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I am Salty The Beast. I am what you might call a Renaissance man, meaning I find interest in most every medium. I love watching movies, listening to music, writing music, playing video games, making videos, etc.

Sunday, May 9, 2010


The wait is finally over. After almost exactly two years, the sequel to the brilliant Marvel comic adaptation “Iron Man” hits the theaters. Fans and moviegoers alike have been awaiting “Iron Man 2” in that it is the first big-budget blockbuster of the four-month-long period of summer movie season. There really is no better financial choice than to place it at the helm. Look at the facts: it is a PG-13 SPECIAL-EFFECTS LADEN SEQUEL to a CRITICALLY-ACCLAIMED COMIC BOOK ADAPTATION that in and of itself SUCCEEDED AT THE BOX OFFICE AND ON DVD. If that formula doesn’t immediately translate to dollar signs in your mind, you obviously aren’t aware of the economics behind the summer blockbuster.

If you haven’t already read my “Top 10 Superhero Movies” list*, I awarded the first film the position of number two, second only to “The Dark Knight.” Obviously, you can see just how anticipative I was for the sequel to arrive. However, I wasn’t quite ready to give a pass to “Iron Man 2” before the fact; I did have my doubts. What I mean is that it is no easy accomplishment to produce one of the greatest superhero movies ever. Would it turn out to be as great as the first or would it get the “Spider-Man 3” treatment (oh Lord, no!)? I was hoping against all odds that lightning wouldn’t strike only once for director Jon Favreau.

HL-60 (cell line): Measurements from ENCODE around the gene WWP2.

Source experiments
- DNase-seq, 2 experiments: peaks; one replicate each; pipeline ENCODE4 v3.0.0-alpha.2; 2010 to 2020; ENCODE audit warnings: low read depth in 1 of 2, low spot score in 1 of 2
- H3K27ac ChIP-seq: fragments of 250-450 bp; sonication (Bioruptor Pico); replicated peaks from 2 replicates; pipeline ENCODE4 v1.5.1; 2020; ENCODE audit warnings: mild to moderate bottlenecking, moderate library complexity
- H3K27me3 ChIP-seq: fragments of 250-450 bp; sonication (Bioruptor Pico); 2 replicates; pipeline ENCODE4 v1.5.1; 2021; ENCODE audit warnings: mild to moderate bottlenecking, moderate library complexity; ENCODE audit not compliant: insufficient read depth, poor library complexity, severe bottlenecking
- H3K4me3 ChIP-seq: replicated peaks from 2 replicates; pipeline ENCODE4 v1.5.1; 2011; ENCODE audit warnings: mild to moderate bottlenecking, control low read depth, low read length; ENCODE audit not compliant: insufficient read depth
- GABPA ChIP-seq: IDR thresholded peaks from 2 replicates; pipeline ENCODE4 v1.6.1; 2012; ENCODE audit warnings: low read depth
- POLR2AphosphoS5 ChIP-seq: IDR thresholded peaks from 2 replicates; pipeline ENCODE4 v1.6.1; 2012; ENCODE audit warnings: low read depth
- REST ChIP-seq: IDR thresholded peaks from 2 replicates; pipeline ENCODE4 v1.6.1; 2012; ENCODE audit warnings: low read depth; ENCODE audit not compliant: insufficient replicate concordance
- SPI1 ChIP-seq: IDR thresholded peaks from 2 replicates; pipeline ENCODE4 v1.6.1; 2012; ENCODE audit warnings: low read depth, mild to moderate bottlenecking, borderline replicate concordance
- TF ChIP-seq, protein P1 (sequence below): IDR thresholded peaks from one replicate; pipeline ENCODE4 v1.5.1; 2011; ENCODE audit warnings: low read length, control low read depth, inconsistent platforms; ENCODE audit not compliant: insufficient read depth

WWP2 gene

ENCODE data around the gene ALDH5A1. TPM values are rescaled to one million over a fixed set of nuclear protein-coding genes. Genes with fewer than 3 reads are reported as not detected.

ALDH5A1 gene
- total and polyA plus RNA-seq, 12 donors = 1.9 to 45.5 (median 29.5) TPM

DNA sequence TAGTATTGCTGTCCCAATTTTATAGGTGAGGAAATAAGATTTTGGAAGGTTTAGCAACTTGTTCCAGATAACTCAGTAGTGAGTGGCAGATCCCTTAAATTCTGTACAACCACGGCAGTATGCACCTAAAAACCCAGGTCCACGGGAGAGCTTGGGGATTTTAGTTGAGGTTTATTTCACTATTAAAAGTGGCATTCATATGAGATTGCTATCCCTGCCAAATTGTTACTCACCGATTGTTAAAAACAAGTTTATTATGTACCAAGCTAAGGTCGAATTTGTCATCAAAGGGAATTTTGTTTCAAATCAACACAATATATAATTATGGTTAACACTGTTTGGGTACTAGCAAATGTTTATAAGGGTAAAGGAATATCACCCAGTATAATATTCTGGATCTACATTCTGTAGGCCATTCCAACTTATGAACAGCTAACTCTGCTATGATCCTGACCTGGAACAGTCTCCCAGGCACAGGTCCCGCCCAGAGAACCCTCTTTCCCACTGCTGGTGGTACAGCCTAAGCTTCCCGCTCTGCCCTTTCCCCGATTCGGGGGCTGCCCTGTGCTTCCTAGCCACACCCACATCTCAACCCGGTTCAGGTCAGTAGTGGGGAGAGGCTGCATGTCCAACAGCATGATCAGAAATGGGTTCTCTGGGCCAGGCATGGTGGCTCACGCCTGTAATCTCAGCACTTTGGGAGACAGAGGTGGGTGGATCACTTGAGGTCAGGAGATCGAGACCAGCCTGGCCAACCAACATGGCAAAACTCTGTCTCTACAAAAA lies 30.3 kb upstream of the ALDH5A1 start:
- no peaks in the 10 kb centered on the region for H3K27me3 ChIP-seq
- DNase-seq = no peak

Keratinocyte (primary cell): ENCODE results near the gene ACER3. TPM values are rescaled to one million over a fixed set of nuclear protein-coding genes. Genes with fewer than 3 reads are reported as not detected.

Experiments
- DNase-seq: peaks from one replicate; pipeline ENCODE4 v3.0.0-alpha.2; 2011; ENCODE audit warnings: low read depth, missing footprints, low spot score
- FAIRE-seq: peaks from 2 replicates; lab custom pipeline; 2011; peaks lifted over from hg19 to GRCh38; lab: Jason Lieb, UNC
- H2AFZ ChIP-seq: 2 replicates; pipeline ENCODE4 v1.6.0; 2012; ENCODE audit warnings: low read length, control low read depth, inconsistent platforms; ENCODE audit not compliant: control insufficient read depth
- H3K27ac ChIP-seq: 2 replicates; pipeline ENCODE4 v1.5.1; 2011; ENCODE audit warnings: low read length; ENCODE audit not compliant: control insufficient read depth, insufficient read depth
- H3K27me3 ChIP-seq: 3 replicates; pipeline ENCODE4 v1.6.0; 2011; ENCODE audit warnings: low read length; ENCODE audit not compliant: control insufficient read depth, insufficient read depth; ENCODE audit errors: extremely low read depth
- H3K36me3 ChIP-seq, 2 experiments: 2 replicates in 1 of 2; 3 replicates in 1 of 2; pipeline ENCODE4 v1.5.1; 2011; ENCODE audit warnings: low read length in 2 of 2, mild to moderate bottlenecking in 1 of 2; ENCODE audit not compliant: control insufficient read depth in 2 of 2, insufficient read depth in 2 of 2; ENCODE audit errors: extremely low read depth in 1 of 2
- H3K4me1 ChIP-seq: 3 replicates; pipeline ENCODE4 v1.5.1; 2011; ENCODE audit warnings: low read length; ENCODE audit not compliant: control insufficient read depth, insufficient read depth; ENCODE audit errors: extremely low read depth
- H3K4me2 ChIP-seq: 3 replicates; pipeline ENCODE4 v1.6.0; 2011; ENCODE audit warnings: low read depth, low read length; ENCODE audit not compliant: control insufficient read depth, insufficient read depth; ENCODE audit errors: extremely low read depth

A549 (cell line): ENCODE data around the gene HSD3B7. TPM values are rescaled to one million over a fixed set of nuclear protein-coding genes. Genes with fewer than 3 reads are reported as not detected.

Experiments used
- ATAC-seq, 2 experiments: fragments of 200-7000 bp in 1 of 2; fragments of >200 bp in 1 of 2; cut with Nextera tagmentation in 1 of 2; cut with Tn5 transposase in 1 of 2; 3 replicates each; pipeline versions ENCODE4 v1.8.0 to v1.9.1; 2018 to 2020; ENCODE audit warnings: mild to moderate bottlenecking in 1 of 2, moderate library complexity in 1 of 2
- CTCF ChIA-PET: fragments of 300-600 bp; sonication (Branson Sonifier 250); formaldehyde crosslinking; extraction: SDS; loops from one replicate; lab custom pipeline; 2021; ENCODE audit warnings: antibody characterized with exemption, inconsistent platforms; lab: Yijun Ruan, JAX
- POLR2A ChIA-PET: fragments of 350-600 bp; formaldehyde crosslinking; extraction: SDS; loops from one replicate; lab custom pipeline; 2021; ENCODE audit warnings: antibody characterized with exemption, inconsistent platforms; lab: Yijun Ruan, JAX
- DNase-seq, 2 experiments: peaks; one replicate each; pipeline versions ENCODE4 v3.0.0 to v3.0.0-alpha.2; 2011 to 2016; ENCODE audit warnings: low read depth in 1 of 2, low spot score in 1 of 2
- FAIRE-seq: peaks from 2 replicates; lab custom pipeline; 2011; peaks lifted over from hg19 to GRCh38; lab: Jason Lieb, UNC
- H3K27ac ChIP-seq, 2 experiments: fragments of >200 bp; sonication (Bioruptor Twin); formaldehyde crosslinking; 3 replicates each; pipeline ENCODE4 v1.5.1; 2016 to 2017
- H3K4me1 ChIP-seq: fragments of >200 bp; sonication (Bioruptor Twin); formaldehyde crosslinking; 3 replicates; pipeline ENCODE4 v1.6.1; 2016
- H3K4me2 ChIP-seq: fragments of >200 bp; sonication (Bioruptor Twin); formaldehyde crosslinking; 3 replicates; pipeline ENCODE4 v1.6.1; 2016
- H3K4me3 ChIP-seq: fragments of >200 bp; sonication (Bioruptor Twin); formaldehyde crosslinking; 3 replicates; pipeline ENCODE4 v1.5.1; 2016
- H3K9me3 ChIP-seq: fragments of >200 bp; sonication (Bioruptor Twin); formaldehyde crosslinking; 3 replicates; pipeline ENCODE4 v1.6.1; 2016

I am here to inform you that the franchise hasn’t lost all of its steam just yet. Sure, it is a noteworthy downgrade from the first, but that is to be expected considering how dazzling the first was. The sequel is still a bunch of fun and still manages to retain a sizeable amount of edge and charm found in the first, plus the kind of action that you would come to expect in a summer movie. However, that is not to say that “Iron Man 2” is free of error. Don’t worry. I won’t begin with the bad straight away, but I will gloss over it at some point.

When we last visited this universe, Tony Stark (Robert Downey Jr.), the cockiest head honcho of a weapons manufacturer you’ll ever come to know, stated that Stark Industries would hang up the towel in regards to weapon construction. He came to this decision after being held captive roughly three months by a terrorist organization that forced him to assemble his advanced weapon technology for Afghanistan. Stark escaped thanks to the impromptu creation of his Iron Man suit. Upon returning to his home, he works to upgrade the suit to a more appealing presence, complete with all sorts of quirks and extras.

Where “Iron Man 2” begins, Tony has returned Stark Industries to assembling machinery, only this time it is for Iron Man designs and they are not open to the public. Pepper Potts (Gwyneth Paltrow) has been promoted from Stark’s assistant to CEO of the company. Stark Expo is being held in honor of the world peace preserved since Tony’s creation of the suit (world peace in that nobody wants to mess with Iron Man). The suit has even inspired many people across the world to recreate their own, with some disastrous result. Because of the peace brought about, the United States government insists that the suit be sold to the military. Tony disapproves as he has grown accustomed to the suit and doesn’t want to bargain his technology.